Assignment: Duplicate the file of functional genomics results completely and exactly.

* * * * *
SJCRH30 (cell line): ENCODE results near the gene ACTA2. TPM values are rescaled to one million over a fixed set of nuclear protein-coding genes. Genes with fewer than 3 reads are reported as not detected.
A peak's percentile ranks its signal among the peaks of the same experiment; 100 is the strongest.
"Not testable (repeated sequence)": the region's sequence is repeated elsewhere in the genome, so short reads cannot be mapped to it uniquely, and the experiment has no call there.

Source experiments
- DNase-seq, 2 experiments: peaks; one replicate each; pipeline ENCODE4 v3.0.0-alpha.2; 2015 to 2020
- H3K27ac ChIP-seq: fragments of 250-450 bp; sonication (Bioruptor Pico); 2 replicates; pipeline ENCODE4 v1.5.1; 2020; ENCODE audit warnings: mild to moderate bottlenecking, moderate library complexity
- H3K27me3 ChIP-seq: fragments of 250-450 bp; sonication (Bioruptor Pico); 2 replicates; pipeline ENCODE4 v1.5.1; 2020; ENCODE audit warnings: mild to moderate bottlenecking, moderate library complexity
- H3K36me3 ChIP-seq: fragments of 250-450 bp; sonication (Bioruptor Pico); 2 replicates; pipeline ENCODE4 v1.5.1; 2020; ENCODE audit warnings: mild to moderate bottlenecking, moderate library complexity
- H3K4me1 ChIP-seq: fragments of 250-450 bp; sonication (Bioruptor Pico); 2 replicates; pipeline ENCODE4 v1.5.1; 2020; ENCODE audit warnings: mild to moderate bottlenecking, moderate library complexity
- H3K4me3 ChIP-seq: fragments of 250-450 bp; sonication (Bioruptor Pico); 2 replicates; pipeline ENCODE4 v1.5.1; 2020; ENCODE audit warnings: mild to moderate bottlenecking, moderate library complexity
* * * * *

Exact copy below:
SJCRH30 (cell line): ENCODE results near the gene ACTA2. TPM values are rescaled to one million over a fixed set of nuclear protein-coding genes. Genes with fewer than 3 reads are reported as not detected.
A peak's percentile ranks its signal among the peaks of the same experiment; 100 is the strongest.
"Not testable (repeated sequence)": the region's sequence is repeated elsewhere in the genome, so short reads cannot be mapped to it uniquely, and the experiment has no call there.

Source experiments
- DNase-seq, 2 experiments: peaks; one replicate each; pipeline ENCODE4 v3.0.0-alpha.2; 2015 to 2020
- H3K27ac ChIP-seq: fragments of 250-450 bp; sonication (Bioruptor Pico); 2 replicates; pipeline ENCODE4 v1.5.1; 2020; ENCODE audit warnings: mild to moderate bottlenecking, moderate library complexity
- H3K27me3 ChIP-seq: fragments of 250-450 bp; sonication (Bioruptor Pico); 2 replicates; pipeline ENCODE4 v1.5.1; 2020; ENCODE audit warnings: mild to moderate bottlenecking, moderate library complexity
- H3K36me3 ChIP-seq: fragments of 250-450 bp; sonication (Bioruptor Pico); 2 replicates; pipeline ENCODE4 v1.5.1; 2020; ENCODE audit warnings: mild to moderate bottlenecking, moderate library complexity
- H3K4me1 ChIP-seq: fragments of 250-450 bp; sonication (Bioruptor Pico); 2 replicates; pipeline ENCODE4 v1.5.1; 2020; ENCODE audit warnings: mild to moderate bottlenecking, moderate library complexity
- H3K4me3 ChIP-seq: fragments of 250-450 bp; sonication (Bioruptor Pico); 2 replicates; pipeline ENCODE4 v1.5.1; 2020; ENCODE audit warnings: mild to moderate bottlenecking, moderate library complexity